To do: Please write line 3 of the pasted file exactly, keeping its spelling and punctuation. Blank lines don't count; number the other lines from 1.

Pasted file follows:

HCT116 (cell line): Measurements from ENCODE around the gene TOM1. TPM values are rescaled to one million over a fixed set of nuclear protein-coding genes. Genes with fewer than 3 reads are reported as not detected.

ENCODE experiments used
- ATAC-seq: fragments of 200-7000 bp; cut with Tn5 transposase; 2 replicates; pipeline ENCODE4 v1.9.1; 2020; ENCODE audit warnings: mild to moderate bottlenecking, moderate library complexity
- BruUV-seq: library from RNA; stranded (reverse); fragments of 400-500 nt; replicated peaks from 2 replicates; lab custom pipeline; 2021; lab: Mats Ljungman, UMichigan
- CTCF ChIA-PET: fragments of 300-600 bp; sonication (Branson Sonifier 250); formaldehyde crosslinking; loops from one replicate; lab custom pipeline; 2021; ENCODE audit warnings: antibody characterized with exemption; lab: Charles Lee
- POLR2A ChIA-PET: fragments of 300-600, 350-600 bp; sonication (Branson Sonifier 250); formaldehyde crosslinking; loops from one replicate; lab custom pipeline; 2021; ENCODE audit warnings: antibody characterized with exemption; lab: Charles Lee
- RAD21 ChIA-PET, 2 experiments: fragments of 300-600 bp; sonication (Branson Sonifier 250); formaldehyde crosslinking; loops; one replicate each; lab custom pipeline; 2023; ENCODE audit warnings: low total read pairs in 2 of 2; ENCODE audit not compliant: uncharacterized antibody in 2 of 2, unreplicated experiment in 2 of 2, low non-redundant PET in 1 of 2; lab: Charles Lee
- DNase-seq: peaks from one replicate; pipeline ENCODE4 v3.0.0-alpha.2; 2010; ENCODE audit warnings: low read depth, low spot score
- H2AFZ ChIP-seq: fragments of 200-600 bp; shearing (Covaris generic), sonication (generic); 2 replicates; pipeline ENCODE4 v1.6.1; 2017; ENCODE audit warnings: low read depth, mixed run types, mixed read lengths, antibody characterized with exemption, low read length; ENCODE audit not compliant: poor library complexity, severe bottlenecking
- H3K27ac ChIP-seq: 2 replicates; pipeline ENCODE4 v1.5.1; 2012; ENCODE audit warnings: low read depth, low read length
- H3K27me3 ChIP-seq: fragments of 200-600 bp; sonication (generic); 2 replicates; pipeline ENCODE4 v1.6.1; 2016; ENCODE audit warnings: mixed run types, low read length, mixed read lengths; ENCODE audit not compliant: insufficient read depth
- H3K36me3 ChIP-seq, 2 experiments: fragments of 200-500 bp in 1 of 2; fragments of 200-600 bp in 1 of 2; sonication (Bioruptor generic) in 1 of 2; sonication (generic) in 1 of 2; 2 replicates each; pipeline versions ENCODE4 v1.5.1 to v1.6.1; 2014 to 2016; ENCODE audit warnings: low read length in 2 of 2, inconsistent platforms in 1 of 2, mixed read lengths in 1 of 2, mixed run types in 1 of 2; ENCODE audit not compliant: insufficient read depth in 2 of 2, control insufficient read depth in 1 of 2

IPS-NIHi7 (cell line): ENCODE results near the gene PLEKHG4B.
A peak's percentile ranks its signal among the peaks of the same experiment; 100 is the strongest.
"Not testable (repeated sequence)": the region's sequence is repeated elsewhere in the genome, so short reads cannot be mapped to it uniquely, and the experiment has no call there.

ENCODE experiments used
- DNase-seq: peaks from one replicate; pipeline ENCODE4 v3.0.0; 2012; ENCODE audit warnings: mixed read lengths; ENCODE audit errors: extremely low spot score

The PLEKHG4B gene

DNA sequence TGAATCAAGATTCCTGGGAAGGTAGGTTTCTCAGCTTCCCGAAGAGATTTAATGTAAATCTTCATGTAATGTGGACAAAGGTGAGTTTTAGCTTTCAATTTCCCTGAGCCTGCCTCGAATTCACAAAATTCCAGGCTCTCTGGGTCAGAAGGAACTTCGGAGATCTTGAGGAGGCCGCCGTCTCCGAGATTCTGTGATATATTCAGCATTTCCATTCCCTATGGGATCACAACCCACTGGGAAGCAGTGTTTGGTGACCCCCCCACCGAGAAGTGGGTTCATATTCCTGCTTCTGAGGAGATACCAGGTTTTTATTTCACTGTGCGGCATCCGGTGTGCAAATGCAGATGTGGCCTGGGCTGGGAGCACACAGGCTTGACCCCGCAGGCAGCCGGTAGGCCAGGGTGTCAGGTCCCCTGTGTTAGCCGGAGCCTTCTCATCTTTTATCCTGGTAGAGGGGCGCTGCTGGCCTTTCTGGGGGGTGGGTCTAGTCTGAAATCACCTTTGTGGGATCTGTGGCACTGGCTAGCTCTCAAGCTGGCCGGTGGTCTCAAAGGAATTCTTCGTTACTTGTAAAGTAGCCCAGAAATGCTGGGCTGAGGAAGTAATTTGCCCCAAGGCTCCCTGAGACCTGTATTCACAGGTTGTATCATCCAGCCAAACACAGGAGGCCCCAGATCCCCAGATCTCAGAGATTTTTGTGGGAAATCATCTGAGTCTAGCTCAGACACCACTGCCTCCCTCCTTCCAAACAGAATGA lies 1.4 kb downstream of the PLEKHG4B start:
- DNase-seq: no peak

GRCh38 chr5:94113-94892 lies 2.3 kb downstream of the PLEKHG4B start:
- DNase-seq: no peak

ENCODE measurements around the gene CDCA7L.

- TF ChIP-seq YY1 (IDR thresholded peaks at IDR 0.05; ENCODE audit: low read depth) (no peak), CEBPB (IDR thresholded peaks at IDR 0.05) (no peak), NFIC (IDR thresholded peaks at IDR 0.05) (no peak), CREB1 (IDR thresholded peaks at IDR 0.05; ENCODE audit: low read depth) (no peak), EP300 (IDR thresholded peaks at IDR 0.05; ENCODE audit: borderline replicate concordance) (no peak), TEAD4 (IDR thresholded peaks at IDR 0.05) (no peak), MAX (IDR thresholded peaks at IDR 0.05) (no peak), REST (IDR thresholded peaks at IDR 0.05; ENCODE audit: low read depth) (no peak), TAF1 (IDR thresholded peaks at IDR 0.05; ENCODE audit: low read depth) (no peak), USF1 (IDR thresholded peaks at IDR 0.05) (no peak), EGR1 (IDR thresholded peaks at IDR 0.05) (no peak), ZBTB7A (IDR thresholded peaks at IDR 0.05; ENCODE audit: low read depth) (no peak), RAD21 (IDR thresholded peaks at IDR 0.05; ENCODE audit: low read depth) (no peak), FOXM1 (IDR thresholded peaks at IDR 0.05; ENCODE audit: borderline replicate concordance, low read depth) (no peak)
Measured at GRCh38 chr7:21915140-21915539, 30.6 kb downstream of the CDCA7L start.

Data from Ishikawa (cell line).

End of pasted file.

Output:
- ATAC-seq: fragments of 200-7000 bp; cut with Tn5 transposase; 2 replicates; pipeline ENCODE4 v1.9.1; 2020; ENCODE audit warnings: mild to moderate bottlenecking, moderate library complexity